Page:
By CHASE HENSEL, MedCity News – June 15, 2017
Despite pressure on hospitals to reduce readmissions and studies showing that patients who are supported after leaving the hospital are better equipped to self-manage, care continues to be disjointed, leading to poor outcomes for patients, and higher costs for hospitals.
Can bundled payments serve as a solution? For certain conditions, yes. Orthopedics is pioneering this new kind of payment model and if proven successful, other complex conditions and diseases could apply these best practices to improve health and reduce costs, too.
Bundled payments to initiate better coordinated care
The Bundled Payments for Care Improvement initiative (BPCI) was launched by Centers for Medicare & Medicaid Services (CMS) to support the transition to value-based care by developing a Medicare payment system that emphasizes quality instead of quantity. Essentially, this system links payments for a myriad of services patients receive during an episode of care, as opposed to making separate payments to providers for a single illness or courses of treatment.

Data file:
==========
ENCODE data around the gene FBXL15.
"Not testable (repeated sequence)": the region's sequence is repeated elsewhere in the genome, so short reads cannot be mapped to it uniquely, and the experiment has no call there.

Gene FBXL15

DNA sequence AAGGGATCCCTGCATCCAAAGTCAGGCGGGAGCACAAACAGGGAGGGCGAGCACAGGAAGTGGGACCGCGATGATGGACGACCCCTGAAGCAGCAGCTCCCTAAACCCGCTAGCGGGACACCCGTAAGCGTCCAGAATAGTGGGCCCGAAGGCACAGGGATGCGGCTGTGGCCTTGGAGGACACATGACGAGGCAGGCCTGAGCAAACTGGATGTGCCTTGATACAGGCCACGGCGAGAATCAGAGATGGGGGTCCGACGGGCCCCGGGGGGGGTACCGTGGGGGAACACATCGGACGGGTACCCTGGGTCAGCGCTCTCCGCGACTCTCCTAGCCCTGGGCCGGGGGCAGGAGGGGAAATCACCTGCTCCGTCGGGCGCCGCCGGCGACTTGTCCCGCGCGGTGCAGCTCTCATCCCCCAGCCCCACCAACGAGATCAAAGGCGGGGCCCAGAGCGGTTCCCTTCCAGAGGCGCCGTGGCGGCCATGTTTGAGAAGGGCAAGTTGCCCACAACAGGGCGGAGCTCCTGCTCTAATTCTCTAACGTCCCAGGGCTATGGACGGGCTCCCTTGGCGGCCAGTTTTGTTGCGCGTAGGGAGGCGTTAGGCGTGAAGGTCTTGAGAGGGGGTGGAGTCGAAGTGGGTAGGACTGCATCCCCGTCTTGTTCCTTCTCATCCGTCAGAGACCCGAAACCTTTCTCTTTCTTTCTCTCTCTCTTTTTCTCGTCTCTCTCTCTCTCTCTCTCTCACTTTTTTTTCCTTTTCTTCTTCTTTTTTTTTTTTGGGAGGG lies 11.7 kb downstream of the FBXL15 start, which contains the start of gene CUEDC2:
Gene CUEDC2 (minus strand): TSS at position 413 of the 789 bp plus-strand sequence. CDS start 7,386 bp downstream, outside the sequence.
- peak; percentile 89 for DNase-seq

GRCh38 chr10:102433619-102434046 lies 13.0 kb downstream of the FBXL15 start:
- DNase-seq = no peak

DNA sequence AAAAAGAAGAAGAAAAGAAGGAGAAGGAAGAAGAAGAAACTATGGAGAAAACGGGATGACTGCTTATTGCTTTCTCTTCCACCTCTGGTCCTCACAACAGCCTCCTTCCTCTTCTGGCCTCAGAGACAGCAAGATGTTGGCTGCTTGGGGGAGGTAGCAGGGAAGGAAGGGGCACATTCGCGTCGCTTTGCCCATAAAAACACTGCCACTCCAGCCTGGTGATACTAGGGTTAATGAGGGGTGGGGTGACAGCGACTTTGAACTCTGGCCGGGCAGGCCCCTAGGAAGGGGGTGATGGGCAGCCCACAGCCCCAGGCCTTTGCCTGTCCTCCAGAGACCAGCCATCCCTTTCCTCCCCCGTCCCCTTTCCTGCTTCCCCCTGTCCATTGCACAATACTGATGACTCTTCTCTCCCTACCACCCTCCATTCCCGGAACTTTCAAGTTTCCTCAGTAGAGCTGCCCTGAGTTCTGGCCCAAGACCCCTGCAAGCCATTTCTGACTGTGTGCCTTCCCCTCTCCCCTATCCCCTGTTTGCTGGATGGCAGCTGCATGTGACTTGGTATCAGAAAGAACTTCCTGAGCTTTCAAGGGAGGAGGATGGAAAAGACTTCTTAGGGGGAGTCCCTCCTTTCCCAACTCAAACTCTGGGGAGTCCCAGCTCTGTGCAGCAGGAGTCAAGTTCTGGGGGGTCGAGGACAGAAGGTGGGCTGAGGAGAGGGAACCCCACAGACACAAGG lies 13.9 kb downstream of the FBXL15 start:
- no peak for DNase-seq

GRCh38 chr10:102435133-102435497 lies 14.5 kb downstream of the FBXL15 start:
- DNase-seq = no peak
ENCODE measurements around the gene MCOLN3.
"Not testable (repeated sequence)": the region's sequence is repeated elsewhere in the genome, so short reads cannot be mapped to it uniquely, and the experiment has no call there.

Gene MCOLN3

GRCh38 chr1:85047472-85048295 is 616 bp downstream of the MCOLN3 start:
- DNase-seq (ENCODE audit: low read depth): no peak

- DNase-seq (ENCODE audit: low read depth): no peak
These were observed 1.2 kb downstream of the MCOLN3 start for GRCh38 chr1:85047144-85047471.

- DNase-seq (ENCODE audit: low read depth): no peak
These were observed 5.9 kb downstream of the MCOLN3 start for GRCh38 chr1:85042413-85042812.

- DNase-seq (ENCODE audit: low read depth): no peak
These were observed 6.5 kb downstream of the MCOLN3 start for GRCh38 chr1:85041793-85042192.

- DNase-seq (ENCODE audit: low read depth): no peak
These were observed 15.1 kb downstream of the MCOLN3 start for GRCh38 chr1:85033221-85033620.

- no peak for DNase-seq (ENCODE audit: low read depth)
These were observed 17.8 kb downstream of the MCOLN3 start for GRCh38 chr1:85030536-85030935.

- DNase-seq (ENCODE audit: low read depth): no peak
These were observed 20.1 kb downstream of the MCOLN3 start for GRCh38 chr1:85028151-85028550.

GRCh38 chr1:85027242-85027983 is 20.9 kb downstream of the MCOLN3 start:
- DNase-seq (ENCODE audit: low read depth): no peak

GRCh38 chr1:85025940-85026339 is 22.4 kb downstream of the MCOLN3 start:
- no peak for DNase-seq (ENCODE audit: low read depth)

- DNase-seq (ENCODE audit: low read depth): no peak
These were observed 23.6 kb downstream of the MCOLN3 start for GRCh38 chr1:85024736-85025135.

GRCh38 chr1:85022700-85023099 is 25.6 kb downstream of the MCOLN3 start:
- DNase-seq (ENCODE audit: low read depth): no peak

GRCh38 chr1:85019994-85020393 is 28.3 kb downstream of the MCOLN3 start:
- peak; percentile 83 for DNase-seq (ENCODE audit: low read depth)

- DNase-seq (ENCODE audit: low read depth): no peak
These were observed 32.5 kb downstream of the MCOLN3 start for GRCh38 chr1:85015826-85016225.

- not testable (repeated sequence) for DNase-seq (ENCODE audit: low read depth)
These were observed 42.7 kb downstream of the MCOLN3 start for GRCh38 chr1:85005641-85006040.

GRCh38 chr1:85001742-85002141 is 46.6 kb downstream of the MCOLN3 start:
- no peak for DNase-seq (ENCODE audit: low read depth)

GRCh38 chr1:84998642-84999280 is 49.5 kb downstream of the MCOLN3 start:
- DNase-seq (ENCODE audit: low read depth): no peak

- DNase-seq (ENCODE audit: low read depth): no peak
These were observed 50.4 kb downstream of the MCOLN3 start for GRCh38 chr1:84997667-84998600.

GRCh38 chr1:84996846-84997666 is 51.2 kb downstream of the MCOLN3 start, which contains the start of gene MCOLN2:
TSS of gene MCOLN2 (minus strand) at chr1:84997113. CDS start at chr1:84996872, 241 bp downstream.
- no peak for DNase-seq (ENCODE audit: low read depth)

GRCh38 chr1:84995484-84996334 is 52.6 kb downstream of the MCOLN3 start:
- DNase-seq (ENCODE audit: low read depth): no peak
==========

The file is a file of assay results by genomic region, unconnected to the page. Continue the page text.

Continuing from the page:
Holding the provider financially accountable for patient outcomes leads to higher quality of service and increased collaboration between care teams. According to CMS, “Research has shown that bundled payments can align incentives for providers—hospitals, post-acute care providers, physicians, and other practitioners—allowing them to work closely together across all specialties and settings.” The hope is that this leads to lower spending, improved care and a better overall experience for patients.
As the transition to value-based care advances, bundled payments are gaining momentum, particularly in orthopedics where the CMS instituted the Comprehensive Care for Joint Replacement (CJR) initiative? A mandatory bundled payment program for total hip/knee replacements that is pioneering more innovative payment and healthcare delivery models. Risk-sharing models for example, which reimburse based on the success of treatment goals, provide an incentive for all stakeholders including the device manufacturer to work cohesively throughout the entire episode of care. Creating mutual accountability for benchmarks (such as reduced costs and improved patient outcomes) ensures all parties are working towards the same endgame.